Trends beyond hemp: What OTC consumers want besides CBD
CBD seems to be all the rage in consumer health care, even as the frothiness of the market is causing hesitation for some top consumer health-and-wellness companies to enter the category.
As self-care continues to evolve, other trends in consumer health care are worth considering, as many will have a long-term impact on the market from strategic and tactical standpoints.
1. Consumer health care is no longer just pills and potions. Consumers are thinking more holistically about self-care, which includes both their overall physical and mental well-being.
In June, CVS Health announced it will encourage employers to cover the cost of the digital app Sleepio as an alternative or supplement to prescription or OTC drugs for insomnia. Medtech is another modality that consumers are using for their self-care, from wearables like Fitbits that help track exercise to devices that treat everything from acne to migraines. Successful consumer healthcare companies and retailers need to evolve to provide a broader range of solutions — from services, apps, information and devices — to meet consumers’ expectations for self-care. This new vision will require investment in a new set of capabilities to holistically deliver well-being beyond the OTC solutions of today.
2. Self-care also includes everything we put into our bodies. Consumers also are becoming more purposeful about what they ingest. Centrum has updated its positioning to “feed your cells” with micronutrients. In April, RB launched the nootropic brain health brand Neuriva. Beyond dietary supplements, probiotics and prebiotics, consumers increasingly are conscious about fuel for their bodies, including protein — once the domain of sports enthusiasts only — and collagen in every form from bars to powders. Awareness also has been growing about the health benefits of hydration beyond exercise, and waters are being alkalinated and infused with antioxidants and electrolytes to deliver benefits, from skin enhancement to recovery from alcohol overindulgence.
3. Self-care involves increased disintermediation of both the retailer and the doctor. Beyond Amazon and Proactiv, direct-to-consumer products have been on the rise — from personalized vitamin service companies and LOLA feminine care products to quip toothbrushes and Harry’s razors.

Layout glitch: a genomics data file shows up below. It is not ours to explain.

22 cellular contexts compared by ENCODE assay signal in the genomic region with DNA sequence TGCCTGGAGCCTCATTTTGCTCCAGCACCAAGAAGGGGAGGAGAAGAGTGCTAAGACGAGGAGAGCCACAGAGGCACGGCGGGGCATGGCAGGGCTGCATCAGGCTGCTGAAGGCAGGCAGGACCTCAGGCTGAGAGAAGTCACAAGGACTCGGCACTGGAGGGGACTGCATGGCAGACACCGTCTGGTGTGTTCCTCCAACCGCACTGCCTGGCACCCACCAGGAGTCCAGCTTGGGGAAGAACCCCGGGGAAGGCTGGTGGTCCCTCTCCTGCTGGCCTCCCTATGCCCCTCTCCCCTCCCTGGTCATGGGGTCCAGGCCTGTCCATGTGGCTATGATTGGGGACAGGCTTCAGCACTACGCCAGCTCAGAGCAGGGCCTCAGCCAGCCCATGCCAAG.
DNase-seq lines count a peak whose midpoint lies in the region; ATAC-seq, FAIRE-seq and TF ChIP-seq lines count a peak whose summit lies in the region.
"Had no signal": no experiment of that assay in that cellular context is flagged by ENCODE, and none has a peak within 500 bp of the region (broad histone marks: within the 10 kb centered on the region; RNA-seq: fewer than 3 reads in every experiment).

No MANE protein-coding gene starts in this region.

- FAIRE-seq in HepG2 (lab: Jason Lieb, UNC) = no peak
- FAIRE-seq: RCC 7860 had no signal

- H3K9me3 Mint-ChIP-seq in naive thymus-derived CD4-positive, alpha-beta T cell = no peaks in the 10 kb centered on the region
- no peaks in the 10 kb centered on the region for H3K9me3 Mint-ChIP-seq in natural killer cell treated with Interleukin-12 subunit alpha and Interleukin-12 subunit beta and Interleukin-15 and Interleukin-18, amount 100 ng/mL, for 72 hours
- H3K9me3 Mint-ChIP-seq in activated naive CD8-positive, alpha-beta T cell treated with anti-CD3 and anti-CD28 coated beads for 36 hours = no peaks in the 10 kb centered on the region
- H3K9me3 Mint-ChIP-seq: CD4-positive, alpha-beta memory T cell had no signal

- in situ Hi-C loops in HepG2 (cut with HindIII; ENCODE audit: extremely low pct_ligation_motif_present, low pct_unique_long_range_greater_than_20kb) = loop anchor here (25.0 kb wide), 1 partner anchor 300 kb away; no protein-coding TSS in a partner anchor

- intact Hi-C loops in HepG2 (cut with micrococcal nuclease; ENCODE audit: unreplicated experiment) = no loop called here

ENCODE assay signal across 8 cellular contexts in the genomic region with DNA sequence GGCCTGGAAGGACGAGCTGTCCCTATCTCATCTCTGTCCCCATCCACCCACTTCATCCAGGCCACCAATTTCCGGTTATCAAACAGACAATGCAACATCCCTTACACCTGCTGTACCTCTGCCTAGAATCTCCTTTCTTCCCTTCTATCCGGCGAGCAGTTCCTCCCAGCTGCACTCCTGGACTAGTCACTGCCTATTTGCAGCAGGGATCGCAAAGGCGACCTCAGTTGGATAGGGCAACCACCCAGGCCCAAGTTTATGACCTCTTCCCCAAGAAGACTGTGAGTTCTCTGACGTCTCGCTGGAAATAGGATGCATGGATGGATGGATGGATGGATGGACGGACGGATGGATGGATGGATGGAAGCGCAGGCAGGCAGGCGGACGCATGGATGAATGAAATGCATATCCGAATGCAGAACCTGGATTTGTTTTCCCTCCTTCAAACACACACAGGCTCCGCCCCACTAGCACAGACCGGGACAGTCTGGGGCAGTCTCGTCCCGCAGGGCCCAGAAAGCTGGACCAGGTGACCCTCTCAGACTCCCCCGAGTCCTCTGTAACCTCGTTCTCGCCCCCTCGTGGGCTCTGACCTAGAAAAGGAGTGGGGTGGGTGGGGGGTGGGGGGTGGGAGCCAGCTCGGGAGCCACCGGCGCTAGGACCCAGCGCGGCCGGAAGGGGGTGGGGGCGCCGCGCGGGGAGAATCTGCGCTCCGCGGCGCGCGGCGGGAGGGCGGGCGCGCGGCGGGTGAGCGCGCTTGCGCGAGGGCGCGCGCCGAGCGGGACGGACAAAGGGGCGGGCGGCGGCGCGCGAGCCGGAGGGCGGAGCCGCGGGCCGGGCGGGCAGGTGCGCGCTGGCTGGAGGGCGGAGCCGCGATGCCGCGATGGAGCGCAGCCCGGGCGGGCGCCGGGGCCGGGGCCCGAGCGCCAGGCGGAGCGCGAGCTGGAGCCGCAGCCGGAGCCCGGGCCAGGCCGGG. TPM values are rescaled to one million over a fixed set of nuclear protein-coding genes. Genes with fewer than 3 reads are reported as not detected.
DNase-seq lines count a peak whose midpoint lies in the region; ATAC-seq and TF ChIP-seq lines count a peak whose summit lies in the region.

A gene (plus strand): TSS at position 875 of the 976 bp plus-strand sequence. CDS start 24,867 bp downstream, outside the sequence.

While this model does not work well for situations requiring acute treatment, these direct-to-consumer players provide special services that traditional retailers do not.
Separately, consumers are avoiding the cost and time associated with a trip to the doctor and are able to obtain medication directly from pharmacists in several states, from birth control pills and vaccines to naloxone for opioid overdose and even HIV pre-exposure prophylaxis. Other start-ups are enabling consumers to avoid both the doctor and the brick-and-mortar retailer, from Nurx (birth control) to hims (anxiety, hair loss, erectile dysfunction and acne).
The results of a secret shopper study, “A Study of Telecontraception,” were highlighted in the September 2019 issue of The New England Journal of Medicine, in which the authors concluded that telecontraception “may reduce barriers to contraception because vendors are convenient and reliable,” while generally adhering to prescribing guidelines.
These services could demonstrate that consumers adequately can self-diagnose and self-treat certain conditions without the intervention of a learned intermediary. This real-world evidence about consumer behavior could support Rx-to-OTC switches, creating new self-care categories for healthcare companies and retailers to capitalize on as a means to prevent further disintermediation.
Given these trends, the future state of the delivery of self-care solutions requires new models. Retailers and manufacturers need to rethink the services and products that they provide — from the perspective of the consumer — to remain relevant.
Susan B. Levy is founder and principal at Susan B. Levy Consulting.